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HIV - The facts

HIV (Human Immunodeficiency Virus) is a virus that attacks the body’s immune system (our natural defence against infection and disease). Treatment for HIV is both effective at stopping the virus attacking the immune system and means someone living with HIV can't pass it on.

In late-stage HIV infection, formally known as AIDS, the weakened immune system means the body is more vulnerable to life-threatening conditions such as pneumonia and cancer.

Less than 5,000 people are living with undiagnosed HIV in England. Testing is free and easy - order your test HERE.

Of the 4,139 people diagnosed with HIV in the UK in 2019, 41% were gay or bisexual men. Of the 1,559 heterosexual people diagnosed with HIV in 2019, 37% were black African men and women.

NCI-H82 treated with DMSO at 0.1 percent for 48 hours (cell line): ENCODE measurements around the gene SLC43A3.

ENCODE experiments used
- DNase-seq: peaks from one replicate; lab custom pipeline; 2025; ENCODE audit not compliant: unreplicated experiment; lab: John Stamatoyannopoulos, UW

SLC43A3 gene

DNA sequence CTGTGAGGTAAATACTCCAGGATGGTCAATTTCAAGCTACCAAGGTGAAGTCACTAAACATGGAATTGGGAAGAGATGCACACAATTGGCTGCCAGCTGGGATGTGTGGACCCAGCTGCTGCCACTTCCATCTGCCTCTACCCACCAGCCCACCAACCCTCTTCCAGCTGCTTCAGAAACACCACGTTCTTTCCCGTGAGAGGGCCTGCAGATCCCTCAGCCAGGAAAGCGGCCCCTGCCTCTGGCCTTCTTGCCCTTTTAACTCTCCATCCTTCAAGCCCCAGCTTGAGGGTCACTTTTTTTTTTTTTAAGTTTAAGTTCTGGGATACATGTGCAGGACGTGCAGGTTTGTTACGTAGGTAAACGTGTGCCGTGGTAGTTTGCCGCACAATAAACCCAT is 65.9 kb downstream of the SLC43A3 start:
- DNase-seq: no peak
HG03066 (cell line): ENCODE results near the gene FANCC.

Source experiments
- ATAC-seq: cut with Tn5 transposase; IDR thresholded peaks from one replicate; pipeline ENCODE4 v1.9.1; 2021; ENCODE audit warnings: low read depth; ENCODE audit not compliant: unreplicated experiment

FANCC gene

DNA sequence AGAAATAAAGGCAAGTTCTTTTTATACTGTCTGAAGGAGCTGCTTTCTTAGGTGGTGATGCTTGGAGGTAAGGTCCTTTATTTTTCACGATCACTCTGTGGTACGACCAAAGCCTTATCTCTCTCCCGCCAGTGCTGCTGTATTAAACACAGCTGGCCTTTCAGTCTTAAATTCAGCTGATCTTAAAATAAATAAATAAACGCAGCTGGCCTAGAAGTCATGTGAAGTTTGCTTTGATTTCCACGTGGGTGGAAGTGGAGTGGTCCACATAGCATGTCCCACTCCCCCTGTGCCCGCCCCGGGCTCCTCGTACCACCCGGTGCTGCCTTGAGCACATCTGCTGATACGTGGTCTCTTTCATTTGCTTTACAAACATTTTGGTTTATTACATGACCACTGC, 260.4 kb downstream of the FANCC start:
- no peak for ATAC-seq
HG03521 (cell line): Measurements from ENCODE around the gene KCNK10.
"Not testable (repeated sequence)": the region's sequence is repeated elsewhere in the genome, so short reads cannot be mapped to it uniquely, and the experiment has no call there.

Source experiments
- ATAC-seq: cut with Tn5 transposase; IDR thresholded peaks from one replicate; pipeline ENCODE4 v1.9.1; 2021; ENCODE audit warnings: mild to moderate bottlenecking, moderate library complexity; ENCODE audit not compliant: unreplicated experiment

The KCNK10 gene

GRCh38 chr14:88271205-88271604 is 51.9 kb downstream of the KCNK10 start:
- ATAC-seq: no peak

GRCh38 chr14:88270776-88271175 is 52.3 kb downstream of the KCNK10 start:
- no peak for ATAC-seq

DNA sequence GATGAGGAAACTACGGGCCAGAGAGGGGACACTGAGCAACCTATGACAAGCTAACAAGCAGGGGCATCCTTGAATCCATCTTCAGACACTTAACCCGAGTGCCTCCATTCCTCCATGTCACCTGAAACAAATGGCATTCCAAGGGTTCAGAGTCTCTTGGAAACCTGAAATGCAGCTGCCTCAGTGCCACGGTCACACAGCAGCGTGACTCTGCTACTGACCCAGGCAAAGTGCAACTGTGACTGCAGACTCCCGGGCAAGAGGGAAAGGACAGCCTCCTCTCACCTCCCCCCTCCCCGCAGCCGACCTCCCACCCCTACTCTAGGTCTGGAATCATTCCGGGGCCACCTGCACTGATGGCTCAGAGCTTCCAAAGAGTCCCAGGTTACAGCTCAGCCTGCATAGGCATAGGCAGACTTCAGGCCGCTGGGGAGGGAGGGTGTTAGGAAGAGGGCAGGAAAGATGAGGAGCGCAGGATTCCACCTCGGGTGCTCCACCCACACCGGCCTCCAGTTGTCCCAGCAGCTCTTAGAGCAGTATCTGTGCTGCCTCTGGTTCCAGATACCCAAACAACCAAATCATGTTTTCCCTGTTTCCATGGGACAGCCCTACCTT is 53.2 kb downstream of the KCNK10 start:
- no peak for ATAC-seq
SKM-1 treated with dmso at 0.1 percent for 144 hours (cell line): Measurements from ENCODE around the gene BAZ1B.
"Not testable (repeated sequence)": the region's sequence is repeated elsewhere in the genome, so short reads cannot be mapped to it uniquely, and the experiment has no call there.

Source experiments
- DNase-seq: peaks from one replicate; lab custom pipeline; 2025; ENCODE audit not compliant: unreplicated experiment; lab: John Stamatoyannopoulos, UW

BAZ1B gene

The virus is passed on through exchanging bodily fluids (such as semen, blood, or vaginal secretions) in the following ways:

  • unprotected sex (sex without a condom): this is the most common form of transmission, and includes vaginal, anal and oral sex
  • sharing needles to inject drugs
  • birth or breastfeeding: a mother can pass the virus to her baby (this can be prevented with medication)

HIV can affect anyone, regardless of gender or sexual preference. It is important that you protect yourself against viruses or STIs like HIV by using condoms when having sex and test yourself regularly if you change sexual partners.


Click Here for a leaflet that provides information to patients living with HIV about the way that medication is provided for them.


Do you want to use your own experience of living with HIV to give something back?

Project 100 is a national programme that trains people living with HIV to provide peer support. 

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